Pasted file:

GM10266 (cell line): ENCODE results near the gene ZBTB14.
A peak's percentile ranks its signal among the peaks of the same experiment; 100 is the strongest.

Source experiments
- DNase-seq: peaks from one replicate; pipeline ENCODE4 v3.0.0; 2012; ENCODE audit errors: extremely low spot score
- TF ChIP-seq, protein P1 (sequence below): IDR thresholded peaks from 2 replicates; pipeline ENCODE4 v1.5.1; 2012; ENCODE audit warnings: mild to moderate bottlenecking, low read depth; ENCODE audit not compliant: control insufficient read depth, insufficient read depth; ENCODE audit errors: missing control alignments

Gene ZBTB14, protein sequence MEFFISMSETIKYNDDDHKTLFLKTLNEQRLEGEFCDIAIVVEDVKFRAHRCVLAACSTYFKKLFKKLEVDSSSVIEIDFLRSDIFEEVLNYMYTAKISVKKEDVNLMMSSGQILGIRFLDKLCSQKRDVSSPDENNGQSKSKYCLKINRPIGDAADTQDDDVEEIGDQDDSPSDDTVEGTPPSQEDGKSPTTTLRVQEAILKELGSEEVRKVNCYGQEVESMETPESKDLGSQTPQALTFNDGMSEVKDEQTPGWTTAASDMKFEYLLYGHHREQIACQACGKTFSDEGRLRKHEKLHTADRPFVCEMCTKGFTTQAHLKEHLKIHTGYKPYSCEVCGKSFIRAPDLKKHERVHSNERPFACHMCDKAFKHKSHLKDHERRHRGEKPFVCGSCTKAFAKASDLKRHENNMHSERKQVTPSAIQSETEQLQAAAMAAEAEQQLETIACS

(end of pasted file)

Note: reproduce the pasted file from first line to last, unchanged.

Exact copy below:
GM10266 (cell line): ENCODE results near the gene ZBTB14.
A peak's percentile ranks its signal among the peaks of the same experiment; 100 is the strongest.

Source experiments
- DNase-seq: peaks from one replicate; pipeline ENCODE4 v3.0.0; 2012; ENCODE audit errors: extremely low spot score
- TF ChIP-seq, protein P1 (sequence below): IDR thresholded peaks from 2 replicates; pipeline ENCODE4 v1.5.1; 2012; ENCODE audit warnings: mild to moderate bottlenecking, low read depth; ENCODE audit not compliant: control insufficient read depth, insufficient read depth; ENCODE audit errors: missing control alignments

Gene ZBTB14, protein sequence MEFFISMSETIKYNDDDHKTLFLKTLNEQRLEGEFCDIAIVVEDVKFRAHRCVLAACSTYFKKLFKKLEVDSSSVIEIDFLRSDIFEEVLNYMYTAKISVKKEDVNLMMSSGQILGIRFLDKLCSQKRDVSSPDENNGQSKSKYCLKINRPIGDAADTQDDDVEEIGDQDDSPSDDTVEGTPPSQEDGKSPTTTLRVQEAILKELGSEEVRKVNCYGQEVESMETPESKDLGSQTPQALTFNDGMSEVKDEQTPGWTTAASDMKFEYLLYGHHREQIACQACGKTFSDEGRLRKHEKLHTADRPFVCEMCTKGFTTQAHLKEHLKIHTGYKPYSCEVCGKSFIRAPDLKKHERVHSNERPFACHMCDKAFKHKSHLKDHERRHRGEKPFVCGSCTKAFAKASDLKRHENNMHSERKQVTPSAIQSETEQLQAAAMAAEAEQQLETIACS